In a few days, I will have some money coming in. It’s not a lot, but it’s a useful amount. All I did was check my e-mail and click a few buttons.
I’m sure most people aren’t patient enough to go through their e-mail and click on stuff for just pennies. But in the long run, rewards are earned. Besides, if not clicking on paid e-mails, what else might you be doing? Clicking “Refresh” on your Facebook homepage? Playing rounds of online games over and over again?
For the computer user who has a few seconds to spare for their inbox, I’d like to recommend two websites: SendEarnings and InboxDollars. They’re run by the same company, and I know from experience that they are legitimate. They will send you e-mails for polls and offers, and clicking on them will give you 1 to 3 cents per message. You don’t even have to participate in any of the offers to get credited.
You can also get paid by playing games and going shopping on affiliate websites. Recently I entered the Apple Store through the SendEarnings site to buy my new Macbook Pro and iPod Touch, and I got about $26 back in earnings. If you can remember to go through SendEarnings before making purchases on certain websites, you can earn a good amount of money depending on how much you spend.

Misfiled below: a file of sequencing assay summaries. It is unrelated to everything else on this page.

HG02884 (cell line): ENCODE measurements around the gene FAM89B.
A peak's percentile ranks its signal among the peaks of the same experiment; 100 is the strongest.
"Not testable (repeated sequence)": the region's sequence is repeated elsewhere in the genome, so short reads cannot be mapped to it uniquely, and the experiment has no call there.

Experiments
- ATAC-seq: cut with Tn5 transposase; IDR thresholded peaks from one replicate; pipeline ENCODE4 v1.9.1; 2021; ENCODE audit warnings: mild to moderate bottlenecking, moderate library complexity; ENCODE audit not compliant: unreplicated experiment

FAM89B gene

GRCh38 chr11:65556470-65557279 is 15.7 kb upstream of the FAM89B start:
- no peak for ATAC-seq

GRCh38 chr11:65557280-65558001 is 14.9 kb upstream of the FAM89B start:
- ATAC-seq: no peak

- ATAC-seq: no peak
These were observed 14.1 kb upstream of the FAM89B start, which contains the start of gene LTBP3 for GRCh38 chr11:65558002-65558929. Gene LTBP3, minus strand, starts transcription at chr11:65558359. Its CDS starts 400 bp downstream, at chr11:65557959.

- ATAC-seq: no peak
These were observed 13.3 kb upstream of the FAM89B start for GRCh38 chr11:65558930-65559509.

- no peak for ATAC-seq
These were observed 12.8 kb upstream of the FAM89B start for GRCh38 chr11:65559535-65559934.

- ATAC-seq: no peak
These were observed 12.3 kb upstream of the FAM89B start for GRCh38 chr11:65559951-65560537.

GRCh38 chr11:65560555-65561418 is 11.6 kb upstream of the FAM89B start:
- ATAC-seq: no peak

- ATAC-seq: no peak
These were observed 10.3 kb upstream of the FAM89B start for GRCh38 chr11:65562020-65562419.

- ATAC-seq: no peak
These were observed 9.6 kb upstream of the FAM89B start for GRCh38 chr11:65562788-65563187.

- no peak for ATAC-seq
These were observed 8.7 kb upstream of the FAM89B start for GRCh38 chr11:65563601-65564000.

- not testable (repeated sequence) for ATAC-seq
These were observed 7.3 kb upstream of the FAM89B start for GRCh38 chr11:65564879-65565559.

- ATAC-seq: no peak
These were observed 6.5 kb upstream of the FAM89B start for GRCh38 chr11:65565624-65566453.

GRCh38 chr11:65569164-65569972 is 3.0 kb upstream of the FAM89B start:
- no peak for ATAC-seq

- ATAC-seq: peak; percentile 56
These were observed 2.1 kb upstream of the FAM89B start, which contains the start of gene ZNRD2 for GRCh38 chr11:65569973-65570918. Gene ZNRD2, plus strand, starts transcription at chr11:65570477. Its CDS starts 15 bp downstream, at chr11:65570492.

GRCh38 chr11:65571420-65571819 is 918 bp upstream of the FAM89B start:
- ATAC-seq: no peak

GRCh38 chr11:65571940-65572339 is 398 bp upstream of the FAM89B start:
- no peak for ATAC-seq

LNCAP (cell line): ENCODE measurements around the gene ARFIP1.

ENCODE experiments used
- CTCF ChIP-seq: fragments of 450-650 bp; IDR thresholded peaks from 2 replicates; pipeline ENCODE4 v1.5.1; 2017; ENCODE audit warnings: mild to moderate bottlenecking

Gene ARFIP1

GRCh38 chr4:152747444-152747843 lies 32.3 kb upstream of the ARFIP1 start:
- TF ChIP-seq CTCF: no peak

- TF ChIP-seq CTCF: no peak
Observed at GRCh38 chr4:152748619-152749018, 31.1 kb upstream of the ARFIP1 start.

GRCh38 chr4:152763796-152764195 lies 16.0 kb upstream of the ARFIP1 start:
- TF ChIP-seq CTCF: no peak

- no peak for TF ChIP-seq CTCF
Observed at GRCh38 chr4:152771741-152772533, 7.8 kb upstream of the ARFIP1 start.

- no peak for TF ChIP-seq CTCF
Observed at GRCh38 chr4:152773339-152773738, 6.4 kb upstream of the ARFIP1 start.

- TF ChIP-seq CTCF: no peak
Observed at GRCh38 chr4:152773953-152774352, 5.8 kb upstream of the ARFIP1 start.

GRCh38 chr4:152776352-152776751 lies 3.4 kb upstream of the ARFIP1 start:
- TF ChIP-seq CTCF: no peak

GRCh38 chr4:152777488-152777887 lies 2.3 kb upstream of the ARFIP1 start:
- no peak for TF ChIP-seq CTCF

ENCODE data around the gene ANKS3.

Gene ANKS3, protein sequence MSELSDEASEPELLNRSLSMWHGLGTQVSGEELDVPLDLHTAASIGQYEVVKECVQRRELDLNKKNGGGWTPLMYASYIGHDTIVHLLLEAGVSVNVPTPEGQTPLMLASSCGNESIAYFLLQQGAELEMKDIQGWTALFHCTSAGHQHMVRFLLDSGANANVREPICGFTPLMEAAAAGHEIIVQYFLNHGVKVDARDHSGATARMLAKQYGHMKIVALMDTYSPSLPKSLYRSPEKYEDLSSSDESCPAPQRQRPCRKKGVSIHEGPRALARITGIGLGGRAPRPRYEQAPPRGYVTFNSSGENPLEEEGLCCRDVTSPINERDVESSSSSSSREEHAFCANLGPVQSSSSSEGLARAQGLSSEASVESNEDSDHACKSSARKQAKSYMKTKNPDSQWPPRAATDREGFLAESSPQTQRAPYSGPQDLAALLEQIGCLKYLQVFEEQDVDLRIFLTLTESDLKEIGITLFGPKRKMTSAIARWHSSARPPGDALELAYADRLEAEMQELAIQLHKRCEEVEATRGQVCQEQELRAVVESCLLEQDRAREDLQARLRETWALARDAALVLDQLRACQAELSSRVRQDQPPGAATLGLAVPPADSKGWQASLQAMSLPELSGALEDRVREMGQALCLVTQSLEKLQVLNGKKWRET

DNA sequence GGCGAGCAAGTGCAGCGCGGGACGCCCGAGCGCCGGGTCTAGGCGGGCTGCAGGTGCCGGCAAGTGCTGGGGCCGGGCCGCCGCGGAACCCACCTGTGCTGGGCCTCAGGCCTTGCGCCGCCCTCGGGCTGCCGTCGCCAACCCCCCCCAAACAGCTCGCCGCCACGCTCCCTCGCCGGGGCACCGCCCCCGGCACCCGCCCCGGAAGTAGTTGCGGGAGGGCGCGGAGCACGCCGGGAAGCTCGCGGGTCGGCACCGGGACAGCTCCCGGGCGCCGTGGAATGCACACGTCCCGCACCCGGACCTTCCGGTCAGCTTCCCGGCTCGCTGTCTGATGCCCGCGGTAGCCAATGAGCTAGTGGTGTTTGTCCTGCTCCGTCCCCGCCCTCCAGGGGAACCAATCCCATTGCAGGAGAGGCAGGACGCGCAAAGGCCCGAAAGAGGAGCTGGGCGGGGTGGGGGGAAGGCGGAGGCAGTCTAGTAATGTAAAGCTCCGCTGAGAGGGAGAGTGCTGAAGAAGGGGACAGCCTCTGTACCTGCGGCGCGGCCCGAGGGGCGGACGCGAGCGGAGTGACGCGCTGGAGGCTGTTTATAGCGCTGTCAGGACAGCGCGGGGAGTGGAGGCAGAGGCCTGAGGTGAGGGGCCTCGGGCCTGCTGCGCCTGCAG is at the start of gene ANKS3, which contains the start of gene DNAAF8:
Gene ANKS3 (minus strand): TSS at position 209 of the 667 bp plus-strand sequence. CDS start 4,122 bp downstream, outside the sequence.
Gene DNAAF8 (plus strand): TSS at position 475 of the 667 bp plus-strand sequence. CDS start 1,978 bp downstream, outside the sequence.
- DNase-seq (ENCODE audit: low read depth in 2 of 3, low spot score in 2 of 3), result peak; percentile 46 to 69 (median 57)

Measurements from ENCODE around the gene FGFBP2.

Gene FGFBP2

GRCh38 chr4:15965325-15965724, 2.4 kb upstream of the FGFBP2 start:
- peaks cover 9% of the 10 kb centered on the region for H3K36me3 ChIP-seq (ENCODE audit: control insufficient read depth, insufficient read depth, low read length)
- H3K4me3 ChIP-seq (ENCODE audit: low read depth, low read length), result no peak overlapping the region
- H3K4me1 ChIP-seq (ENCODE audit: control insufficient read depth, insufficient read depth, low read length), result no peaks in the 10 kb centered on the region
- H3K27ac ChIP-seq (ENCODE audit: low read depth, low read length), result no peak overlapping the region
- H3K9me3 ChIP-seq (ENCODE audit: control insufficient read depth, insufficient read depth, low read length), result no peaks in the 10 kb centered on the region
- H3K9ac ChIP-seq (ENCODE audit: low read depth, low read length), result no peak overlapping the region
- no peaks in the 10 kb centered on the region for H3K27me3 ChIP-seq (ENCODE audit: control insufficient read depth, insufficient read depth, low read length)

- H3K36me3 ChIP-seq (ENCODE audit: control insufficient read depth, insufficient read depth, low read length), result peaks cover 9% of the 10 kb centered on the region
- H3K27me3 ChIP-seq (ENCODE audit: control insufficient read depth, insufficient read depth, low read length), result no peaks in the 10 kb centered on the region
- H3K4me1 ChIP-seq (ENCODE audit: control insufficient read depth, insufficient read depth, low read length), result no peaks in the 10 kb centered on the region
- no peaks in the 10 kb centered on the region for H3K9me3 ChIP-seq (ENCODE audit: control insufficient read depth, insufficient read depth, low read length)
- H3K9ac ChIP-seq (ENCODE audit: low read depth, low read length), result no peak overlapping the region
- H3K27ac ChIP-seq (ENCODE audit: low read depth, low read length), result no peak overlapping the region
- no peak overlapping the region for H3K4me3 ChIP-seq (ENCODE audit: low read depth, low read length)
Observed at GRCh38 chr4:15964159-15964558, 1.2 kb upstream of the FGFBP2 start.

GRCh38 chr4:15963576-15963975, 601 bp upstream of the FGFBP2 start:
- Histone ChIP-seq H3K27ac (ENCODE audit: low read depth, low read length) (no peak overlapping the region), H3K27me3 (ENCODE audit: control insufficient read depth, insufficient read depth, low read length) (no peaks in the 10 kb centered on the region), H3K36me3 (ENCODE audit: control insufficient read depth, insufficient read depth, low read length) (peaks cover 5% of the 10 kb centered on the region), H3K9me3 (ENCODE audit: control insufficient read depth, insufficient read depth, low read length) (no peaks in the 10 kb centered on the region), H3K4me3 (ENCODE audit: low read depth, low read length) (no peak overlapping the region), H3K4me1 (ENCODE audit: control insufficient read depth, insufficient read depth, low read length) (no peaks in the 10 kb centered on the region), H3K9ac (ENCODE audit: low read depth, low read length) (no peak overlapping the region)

Getting the first check takes a long time if all you do is read the e-mails. I think it was a good year or so of reading e-mails before I got the minimum $30 requirement. But it was nice to have a small check come in the mail for something that didn’t take much effort. Think of it as finding a penny or two on the ground each day and taking the bit of effort to pick them up. It adds up eventually if you do it consistently.
The only thing I don’t really bother doing is the Cash Surveys. Often times I’ll try a survey and find out I’m not eligible for it after taking the time to enter in the basic information. In the few instances that I AM eligible, I only get about 50 cents for a 30 minute survey. However, the Profile Surveys are pretty short and simple, and you can get $1 for doing them.
I don’t want to make this sound like an advertisement; it’s just a suggestion for anyone who has time to spare.
So here are the links:
Should you decide to sign up and try it out, it would help me as well. I also advise that you install Web of Trust for Firefox first, just to be safe. If you’re concerned about potential spam, just use an e-mail address that you don’t mind getting spammed. Like I said, you don’t have to sign up for any of the offers, so the amount of information you give out is limited. These two websites are perfectly legitimate, but their affiliates are a little iffy.